i think determinate tomatoes would work too. we also grew mostly indeterminate tomatoes =)
Great information. I am going to try it this week. Thanks so much.
I’ve been told that the suckers would not produce flowers & fruit but I already have some flowers on some. Should I try to plant these suckers?
definitely! they will grow into a tomato plant 🙂
A very useful tip, Thank you very much. Now I can have Year round Tomato`s.
What a genius! My vegetable garden is already full but I will try a cutting and pot it.
happy gardening margaret! =)
Finally found information about this! Good thing to know that those little white tentacles are roots and not some creepy alien formation; now I know it’s time to re-plant and not ditch them out! Phew. Thanks for saving what I hope will become a fruitful tomato plant!
I have been using this system for years with great success, free tomato plants, what’s not to like.
What excellent advice! I am going to try this ASAP. Some experts say to pinch these sucker leaves off; others say leave them for the foliage. Now there is a GREAT reason for cutting some of them off! Basically, it’s free tomato plants, ready to set out about the time the first round starts to wilt and “fizzle” from production! Thank you for sharing this. WesTXGrl13
yes, succession planting made easy!! =)
As summer is approaching, this looks like the perfect project, all the more as we are all tomato lovers here 😉 The only thing that remains to be done is…spotting the right tomato plant to start with! Maybe my parents’ neighbor could help here…
spotting the right tomato plant … yay you got it!! happy spring dear friend! =)
I love tomatoes Ananda. In fact, they are my favorite thing in the garden every year. My favorites are cherry tomatoes, but I love tomatoes of all kinds! Have a great week!
Such a great tutorial! Now-how to keep squirrels away from them?! Mine are always devoured by squirrels,no matter what I do!
Squirrels are delicious.
They make the best crab bait too
I had squirrel problem with my tomatoes till I put chicken wire around the plants this did work to well it kept the squirrels but i cut my arms on the edges. So I tried plastic fencing at home depot right next to chicken wire. i used plastic forks facing out with the handle in the ground to keep the squirrels from borrowing under the fence. worked great and I ate the tomatoes not the squirrels.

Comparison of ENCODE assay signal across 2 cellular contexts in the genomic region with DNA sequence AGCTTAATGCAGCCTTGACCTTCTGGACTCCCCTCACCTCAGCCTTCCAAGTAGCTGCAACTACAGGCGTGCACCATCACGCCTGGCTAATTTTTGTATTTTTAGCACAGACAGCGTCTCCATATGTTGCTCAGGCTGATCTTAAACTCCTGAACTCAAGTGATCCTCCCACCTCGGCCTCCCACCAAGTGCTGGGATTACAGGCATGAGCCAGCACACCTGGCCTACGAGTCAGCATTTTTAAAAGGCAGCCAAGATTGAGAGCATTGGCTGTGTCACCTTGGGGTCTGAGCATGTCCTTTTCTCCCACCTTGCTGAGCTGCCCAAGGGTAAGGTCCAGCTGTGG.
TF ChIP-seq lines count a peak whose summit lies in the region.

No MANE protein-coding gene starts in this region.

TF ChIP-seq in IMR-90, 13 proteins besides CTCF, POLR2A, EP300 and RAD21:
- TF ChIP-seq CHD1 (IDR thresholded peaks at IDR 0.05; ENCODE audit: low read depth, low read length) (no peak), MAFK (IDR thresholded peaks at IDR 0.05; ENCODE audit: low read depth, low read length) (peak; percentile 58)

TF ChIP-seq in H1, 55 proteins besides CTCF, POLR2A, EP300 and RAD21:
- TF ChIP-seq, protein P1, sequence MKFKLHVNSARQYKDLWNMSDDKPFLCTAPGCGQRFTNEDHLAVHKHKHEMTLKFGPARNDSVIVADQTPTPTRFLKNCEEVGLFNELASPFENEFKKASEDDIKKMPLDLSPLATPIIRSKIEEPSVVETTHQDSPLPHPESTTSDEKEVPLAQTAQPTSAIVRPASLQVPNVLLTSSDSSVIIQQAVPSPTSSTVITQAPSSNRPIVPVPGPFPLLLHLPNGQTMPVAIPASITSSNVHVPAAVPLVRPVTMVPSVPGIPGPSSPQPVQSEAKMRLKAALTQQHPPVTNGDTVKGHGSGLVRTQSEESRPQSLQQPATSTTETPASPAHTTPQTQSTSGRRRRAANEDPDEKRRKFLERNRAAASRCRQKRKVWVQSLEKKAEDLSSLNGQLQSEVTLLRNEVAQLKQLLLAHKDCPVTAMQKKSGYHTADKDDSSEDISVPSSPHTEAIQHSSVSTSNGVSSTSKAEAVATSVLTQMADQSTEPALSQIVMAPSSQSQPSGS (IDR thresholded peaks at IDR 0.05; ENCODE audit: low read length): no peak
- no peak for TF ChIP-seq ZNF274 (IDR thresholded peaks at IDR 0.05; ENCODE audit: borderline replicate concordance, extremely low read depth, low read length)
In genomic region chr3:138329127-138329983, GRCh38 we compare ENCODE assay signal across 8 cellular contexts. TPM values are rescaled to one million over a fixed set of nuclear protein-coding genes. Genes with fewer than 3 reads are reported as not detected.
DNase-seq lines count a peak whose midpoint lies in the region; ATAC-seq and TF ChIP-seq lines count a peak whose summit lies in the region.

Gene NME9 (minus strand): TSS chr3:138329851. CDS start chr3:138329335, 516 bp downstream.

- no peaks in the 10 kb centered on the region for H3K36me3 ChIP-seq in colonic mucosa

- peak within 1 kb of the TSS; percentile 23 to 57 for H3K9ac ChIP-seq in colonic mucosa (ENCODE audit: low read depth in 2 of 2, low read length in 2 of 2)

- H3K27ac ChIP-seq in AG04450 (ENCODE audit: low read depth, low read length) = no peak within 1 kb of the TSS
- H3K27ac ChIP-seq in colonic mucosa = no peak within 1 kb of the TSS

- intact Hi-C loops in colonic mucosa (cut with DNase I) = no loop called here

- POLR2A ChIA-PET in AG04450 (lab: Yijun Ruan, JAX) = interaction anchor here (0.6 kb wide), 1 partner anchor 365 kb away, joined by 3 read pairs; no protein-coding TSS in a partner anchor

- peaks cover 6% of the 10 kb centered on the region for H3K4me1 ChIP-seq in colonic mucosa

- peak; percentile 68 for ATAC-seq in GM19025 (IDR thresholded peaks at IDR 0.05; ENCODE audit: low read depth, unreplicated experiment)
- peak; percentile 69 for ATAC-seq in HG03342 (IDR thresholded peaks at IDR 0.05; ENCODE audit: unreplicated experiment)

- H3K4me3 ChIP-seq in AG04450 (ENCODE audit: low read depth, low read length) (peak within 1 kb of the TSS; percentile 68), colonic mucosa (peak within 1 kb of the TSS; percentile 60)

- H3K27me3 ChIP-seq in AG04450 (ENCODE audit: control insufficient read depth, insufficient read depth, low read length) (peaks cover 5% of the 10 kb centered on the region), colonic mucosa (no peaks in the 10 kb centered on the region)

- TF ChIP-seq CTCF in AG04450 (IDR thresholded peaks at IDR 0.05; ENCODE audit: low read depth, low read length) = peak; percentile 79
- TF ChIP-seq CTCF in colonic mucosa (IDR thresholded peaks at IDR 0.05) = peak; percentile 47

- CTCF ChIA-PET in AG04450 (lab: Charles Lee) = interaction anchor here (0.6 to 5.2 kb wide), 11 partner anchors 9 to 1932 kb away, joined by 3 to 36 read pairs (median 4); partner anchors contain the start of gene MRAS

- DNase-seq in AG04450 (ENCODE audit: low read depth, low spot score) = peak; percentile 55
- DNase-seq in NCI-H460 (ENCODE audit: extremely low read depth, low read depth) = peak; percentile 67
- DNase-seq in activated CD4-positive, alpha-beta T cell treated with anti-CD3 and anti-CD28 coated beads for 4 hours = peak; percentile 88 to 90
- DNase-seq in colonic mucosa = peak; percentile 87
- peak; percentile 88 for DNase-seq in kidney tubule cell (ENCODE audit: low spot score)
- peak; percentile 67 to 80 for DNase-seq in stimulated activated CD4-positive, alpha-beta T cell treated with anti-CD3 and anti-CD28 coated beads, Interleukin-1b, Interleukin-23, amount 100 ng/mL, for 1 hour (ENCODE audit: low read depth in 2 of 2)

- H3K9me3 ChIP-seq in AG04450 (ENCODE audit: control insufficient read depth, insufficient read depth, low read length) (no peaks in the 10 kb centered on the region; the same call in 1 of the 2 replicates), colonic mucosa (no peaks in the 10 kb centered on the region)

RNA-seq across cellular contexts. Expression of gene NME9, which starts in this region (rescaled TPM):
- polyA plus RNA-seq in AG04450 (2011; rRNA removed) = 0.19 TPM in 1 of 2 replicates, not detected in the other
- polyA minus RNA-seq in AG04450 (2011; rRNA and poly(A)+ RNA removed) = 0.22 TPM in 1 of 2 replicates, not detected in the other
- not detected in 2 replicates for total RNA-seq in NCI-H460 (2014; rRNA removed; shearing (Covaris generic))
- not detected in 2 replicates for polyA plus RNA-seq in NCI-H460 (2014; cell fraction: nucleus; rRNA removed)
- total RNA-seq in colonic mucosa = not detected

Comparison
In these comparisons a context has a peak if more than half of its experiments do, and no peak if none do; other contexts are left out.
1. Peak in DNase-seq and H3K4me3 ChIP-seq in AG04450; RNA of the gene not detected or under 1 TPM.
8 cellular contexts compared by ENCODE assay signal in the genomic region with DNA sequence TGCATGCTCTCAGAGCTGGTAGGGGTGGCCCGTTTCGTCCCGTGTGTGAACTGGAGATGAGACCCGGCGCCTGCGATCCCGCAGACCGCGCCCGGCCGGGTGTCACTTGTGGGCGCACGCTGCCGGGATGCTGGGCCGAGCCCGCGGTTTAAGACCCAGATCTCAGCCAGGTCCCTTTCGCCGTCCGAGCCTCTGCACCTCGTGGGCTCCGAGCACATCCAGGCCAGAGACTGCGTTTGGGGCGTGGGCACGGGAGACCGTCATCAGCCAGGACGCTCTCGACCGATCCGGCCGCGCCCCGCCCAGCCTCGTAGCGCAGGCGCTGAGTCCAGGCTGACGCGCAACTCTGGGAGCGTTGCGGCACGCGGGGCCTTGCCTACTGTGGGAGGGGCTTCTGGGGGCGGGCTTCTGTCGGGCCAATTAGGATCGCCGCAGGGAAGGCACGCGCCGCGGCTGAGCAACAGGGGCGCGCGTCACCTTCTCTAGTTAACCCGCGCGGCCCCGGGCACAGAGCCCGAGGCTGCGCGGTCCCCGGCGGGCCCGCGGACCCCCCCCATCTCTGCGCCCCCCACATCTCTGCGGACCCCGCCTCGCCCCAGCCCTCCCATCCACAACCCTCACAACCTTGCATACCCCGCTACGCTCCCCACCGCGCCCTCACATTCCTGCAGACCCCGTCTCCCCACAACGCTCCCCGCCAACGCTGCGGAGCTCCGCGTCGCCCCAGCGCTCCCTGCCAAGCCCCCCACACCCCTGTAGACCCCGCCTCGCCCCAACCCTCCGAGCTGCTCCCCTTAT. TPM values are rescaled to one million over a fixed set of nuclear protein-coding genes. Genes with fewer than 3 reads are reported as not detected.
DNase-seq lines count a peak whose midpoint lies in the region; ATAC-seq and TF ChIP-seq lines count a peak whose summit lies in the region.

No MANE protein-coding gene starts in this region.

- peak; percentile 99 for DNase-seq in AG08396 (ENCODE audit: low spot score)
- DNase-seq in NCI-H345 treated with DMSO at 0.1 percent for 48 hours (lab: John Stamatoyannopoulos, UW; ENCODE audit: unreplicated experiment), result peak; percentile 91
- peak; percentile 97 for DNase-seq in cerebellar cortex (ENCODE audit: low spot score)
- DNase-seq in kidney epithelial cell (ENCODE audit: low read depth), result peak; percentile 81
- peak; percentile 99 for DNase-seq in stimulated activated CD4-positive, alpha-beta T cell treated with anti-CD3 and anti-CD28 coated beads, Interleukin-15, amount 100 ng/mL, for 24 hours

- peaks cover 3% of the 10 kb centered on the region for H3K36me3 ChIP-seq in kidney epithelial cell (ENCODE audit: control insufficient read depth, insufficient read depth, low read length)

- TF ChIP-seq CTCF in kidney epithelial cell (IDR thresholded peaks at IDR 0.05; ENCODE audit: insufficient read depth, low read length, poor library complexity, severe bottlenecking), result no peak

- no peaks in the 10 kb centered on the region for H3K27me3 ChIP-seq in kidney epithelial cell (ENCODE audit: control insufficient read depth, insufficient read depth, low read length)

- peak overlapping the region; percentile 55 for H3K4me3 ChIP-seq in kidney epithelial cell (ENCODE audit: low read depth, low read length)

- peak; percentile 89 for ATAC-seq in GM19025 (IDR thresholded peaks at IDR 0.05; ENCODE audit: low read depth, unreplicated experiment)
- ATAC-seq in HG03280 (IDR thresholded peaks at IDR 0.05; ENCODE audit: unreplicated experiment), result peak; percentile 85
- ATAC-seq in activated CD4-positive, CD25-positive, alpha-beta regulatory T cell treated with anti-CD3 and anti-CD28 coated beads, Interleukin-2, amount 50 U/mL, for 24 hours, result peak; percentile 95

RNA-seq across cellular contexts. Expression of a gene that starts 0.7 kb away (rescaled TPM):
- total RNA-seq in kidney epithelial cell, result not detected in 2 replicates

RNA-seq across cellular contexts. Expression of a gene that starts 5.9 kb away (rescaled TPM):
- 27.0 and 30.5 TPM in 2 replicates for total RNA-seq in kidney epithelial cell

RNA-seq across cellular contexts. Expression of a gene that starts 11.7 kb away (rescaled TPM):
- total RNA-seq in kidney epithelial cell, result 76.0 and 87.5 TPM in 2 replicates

thank you so much judy for sharing your great tips! =)
Great article on tomato propagation, lot of good tips and very informative. I’m growing better boy tomatoes indoor and all organic. These are the very best tomatoes I have ever tasted. That is why I’m grateful for the info on propagation, Thank you!!
Perfect timing, I’m planning on starting my garden this weekend. I am definitely pinning this!
I love tomatoes and was actually thinking about planting them this Spring! I love how your DIY made it look so simple! Growing the roots in one week? That’s awesome! I’ll give it a try and hopefully it works out for me. Thanks for sharing your helpful post!
I love tomatoes from the garden! This is a lovely post, your pictures are fabulous! Thanks for sharing!
I am SO glad I found this article! We are starting our first garden this year and I have no idea what I am doing! What a great way to make your garden stretch even further! Thanks for the tips! Pinned!
I had no idea! Pinning for when I work my way up to tomatoes!
This is a great post, I insist on growing tomatoes every year but I just kind of plop them in the ground and hope they do ok :). Thanks for sharing
What could be better than a home grown tomato? We didn’t plant any this year because the grandparents in our lives on both sides always grow way too many!
My girls love tomatoes. I had no idea you could root tomato plants like this. I’m going to have to try it with my MIL’s tomato plant. My grandma used to root african violets for me with just a leaf. I always found it amazing she could do that.